Snap Inc (NYSE:SNAP) shares hit a new 52-week low of $11.77 on Friday after the company reported its daily active user growth for the second quarter that missed consensus forecast.
Los Angeles-based Snap’s daily active users in the second-quarter jumped to 173 million, but fell short of 175.2 million anticipated by analysts surveyed by research firm FactSet.
Snap hadn’t projected its user growth for Q2, which some believe is the main reason Street analysts forecasted aggressively. Analysts at Jefferies said Snap’s reluctance to offer outlook will continue to harm shareholders as estimates keep fluctuating wildly that make results uncertain.
Soon after the results, several brokerages slashed their price targets for Snap stock. Jefferies sharply cut its price target for SNAP to $16 per share from $30 per share.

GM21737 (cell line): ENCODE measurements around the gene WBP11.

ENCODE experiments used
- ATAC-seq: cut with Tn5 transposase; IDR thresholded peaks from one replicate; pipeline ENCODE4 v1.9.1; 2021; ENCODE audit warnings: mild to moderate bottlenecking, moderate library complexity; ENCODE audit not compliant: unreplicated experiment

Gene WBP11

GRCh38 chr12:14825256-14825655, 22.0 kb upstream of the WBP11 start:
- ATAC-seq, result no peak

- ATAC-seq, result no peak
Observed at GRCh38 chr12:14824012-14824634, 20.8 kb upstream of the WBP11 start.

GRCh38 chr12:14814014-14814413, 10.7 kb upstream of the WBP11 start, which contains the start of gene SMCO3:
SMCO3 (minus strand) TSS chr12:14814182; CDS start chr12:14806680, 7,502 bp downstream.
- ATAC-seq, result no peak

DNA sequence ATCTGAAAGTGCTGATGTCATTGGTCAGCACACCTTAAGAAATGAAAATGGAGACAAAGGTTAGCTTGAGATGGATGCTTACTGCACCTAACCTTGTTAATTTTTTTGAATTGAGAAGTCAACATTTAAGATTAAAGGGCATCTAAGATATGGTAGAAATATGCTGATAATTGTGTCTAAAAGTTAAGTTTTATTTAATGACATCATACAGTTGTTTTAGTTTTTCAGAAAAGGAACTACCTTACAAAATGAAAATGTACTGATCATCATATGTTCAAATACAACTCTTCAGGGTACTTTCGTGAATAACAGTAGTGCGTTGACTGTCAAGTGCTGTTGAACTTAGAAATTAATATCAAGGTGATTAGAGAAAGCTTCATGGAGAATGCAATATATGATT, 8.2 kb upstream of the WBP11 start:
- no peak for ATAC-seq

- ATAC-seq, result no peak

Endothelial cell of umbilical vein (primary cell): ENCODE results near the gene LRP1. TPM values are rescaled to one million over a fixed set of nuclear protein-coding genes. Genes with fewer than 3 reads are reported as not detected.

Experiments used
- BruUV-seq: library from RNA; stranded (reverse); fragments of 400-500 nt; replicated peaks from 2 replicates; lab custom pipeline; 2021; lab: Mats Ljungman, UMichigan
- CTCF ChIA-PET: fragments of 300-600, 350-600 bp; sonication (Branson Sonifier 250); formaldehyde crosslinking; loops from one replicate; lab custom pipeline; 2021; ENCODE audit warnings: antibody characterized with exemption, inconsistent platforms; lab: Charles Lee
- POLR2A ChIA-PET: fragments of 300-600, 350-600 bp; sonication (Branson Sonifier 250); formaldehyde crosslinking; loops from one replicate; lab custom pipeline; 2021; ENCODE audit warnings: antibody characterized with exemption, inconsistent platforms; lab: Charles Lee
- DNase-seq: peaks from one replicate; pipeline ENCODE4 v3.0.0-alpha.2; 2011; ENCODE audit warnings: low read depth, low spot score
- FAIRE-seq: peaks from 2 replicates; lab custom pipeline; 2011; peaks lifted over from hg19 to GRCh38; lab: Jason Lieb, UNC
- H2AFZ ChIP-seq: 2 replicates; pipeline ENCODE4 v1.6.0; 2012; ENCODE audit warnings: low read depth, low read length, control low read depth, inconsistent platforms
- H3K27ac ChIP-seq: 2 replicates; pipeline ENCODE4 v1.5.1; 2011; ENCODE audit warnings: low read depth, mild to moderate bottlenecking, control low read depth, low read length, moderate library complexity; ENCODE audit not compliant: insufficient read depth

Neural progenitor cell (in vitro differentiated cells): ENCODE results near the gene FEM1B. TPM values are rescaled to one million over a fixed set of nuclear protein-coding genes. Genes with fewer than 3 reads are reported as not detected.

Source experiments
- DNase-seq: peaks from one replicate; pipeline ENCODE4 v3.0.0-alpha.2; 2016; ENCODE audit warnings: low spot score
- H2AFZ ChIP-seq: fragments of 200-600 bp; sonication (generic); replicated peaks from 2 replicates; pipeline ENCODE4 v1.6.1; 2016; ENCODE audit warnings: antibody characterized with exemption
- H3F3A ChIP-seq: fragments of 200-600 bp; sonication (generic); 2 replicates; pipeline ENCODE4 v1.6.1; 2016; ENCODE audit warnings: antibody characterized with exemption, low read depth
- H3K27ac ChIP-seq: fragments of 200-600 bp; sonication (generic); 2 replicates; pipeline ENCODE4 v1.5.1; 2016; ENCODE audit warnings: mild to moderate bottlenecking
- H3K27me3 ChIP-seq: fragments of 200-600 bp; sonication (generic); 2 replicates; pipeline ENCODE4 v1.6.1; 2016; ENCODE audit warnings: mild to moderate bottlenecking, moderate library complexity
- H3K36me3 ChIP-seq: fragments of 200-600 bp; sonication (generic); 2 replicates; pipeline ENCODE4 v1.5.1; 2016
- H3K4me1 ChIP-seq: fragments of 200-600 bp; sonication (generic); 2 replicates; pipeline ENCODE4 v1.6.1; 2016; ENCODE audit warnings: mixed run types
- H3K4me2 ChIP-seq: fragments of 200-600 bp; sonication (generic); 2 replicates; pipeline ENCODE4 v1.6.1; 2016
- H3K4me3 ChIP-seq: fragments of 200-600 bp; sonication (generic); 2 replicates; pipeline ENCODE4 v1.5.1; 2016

SNAP shares have plummeted more than 50 percent since its IPO in March. The 52-week range of the stock is $11.77-$29.44. The company has a market cap of $13.95 billion.
Snapchat made its debut in 2012 as a mobile app, which soon became famous among youngsters as the app offers bunny faces among so many other filters that users can apply on their pictures. Its most popular and colorful filter was a dancing hot dog that was viewed more than 1.5 billion times in snaps.
The messaging app has been engaging a healthy number of users since its launch, though slowing user growth in the recent past has become a cause of concern for many shareholders. One of the reasons behind slow growth is problems faced by Android users mainly outside the U.S. SNAP said it is trying to improve its app performance on Android devices and bring it at the level of its iOS app.
SNAP opened at $12.00 on Friday, and after hitting a low price of $11.77 and a high price of $12.34, finally closed at $11.83 at the end of the trading session.